The other day at a prominent gallery, I came across a painting titled ‘ Shades’. One half of it was sketched in a dark color while the rest was painted a shade lighter. It was priced above 20000 Rs. And I idly wondered -I could have done such a painting too.  As I walked ahead, I stumbled upon a beautiful  Mysore styled painting of a goddess. The rich colors, deep hues,intricate brush strokes – each detail was depicted to perfection and managed to convey a deep sense of divinity. The gold and silver works on the artwork further accentuated this feeling.  I was stunned for a moment and I realized I was standing in front of a masterpiece. This is what I would call ‘true art’ was the feeling I came away with.

A painting at Chitrasanthe

However a few days later I had an interesting conversation with a hobby artist- a senior citizen who had been dabbling in art for years. And he changed my perception on art.

Modern Art – a new perception

“Modern art by itself may not invoke any form of awe. It might not inspire you with its beauty,richness or take your breathe away,” he said. “However if it makes you pause,ponder and invokes feelings, then the piece has done its job.” he explained further.

I went back to the gallery and looked at ‘Shades’ again. I noticed a series of dark lines slowly growing a shade lighter , thinner, finally attaining a lighter tone. The  painting that I had previously dismissed as a smear job now took on meaning. It was the artist’s way of conveying that each person had a dark side but with effort he could move towards his positive side. Did the artwork inspire me now? You bet, it did!

Modern Art defined:

Just to put things in context, art created during the period 1860-1960s is called Modern art. It does not stick to any boundaries, styles or themes. The art forms during this period tried to break free from the traditional art practices and tried to create something new. The goal was to build something original, to challenge the existing norms, to depict reality as is. Sometimes it made you uncomfortable striking you with questions that had  no answers.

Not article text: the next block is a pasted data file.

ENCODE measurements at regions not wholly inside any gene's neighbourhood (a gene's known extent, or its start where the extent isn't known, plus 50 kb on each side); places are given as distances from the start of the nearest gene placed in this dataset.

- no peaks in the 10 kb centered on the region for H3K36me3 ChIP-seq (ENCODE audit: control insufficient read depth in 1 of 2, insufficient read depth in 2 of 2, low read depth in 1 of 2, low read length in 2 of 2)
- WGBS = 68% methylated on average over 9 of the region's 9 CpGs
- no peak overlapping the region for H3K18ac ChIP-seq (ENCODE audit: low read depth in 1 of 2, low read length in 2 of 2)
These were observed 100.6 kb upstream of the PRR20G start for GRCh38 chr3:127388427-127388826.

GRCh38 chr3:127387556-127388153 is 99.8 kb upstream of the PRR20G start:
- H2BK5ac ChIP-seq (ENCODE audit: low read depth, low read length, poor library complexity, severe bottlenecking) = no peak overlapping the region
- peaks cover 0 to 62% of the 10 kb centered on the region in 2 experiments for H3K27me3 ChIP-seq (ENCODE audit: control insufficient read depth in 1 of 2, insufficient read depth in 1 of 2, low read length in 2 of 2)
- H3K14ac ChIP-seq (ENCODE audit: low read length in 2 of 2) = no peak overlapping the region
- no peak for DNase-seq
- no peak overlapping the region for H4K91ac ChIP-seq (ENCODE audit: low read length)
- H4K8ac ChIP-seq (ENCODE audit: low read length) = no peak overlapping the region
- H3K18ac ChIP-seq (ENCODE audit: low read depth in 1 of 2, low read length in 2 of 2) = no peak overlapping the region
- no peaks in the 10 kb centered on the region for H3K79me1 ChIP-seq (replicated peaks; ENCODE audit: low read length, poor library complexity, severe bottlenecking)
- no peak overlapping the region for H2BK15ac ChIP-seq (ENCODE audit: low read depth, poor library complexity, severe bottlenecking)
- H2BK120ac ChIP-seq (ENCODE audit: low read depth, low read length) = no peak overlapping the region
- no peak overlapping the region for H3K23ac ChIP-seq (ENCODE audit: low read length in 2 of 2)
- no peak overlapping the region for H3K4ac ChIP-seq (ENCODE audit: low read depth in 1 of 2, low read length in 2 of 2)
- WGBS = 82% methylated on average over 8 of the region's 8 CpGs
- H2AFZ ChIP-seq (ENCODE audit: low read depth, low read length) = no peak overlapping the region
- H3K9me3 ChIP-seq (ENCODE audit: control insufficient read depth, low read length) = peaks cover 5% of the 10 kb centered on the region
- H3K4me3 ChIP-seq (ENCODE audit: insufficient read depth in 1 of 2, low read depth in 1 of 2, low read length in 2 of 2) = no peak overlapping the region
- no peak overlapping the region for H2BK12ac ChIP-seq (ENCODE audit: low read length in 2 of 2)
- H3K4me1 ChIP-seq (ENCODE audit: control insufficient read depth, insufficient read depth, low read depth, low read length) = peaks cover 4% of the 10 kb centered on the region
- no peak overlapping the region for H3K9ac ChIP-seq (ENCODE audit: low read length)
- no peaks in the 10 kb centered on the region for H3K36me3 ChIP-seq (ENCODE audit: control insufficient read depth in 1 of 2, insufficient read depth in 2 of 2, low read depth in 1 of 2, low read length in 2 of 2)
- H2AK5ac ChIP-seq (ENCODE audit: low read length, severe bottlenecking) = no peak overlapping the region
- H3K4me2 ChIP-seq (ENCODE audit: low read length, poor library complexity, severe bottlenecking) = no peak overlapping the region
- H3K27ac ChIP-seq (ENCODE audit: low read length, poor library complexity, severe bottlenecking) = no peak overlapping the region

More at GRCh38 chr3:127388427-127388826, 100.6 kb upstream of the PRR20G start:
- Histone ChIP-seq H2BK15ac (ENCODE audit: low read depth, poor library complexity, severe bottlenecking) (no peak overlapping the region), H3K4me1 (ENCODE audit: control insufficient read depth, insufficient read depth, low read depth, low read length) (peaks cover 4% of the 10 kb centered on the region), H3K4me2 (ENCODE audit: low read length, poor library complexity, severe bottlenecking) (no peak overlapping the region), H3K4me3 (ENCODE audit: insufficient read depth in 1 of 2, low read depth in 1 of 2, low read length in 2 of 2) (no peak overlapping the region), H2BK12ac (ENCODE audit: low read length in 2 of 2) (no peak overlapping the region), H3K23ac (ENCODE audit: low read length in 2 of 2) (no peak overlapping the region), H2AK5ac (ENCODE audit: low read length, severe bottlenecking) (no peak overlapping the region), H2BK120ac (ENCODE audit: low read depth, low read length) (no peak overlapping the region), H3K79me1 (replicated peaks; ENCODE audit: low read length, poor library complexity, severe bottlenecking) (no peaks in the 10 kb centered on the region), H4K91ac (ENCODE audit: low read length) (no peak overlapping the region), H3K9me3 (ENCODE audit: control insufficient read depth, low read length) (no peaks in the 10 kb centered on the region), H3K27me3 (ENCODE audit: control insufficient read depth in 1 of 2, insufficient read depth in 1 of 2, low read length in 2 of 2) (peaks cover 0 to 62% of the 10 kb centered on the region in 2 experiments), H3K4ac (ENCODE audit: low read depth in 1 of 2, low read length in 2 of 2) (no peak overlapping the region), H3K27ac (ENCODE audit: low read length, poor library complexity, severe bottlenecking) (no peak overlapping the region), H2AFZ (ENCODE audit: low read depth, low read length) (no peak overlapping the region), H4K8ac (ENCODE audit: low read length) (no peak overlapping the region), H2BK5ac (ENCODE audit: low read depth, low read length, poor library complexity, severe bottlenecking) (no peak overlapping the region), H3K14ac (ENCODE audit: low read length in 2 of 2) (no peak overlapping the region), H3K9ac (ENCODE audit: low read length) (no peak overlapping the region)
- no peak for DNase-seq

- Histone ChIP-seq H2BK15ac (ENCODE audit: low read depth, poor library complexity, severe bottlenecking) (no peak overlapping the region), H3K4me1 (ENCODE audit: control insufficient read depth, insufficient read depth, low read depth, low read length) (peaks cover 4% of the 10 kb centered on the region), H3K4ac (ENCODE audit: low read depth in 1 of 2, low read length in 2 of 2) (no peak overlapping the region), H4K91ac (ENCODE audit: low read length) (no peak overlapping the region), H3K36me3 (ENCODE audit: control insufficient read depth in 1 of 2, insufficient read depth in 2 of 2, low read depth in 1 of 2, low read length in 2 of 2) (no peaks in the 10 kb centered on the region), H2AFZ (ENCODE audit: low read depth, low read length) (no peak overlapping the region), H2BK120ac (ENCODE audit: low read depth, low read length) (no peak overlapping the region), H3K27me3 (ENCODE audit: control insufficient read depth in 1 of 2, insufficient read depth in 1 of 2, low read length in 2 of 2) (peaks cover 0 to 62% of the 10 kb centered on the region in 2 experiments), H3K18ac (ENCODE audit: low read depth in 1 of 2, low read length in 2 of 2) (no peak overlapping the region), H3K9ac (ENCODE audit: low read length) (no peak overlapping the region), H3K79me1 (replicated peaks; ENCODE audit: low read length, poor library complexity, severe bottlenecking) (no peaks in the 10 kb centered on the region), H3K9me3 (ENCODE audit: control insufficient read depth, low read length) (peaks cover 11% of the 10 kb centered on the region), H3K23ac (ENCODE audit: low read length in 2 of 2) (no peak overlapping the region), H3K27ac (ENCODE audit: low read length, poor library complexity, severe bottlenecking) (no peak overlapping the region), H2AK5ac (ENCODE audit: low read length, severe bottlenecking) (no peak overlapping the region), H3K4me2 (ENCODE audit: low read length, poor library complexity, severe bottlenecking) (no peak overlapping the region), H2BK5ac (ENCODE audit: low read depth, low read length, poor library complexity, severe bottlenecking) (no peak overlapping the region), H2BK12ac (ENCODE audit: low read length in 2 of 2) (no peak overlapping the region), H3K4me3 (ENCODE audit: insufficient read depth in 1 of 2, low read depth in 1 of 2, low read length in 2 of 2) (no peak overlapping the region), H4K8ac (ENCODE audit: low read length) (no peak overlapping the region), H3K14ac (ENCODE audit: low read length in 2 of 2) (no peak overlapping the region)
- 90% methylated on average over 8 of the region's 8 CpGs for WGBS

artwork

Paintings by Saikat Chakraborty

Or the visuals may have a deep underlying social and political message. For instance the ‘White on White‘ abstract art form by Malevich ,a Russian painter. The painting was done during the  1918s  – one year after the Russian revolution. The abstract talks about hope, freedom, change, the birth of a new society. In a sense it takes you back to the Russian revolution and the society then.

So while the classic pieces like Mona Lisa and the paintings by Vincent Van Gogh can evoke a different sense of emotions, the Modern Art with its abstract paintings, Impressionism etc takes a different voice. So as a lay person it makes sense to see these master pieces in that light and not compare and think- just a painting by a con artist. It might just have a deeper meaning, you never know!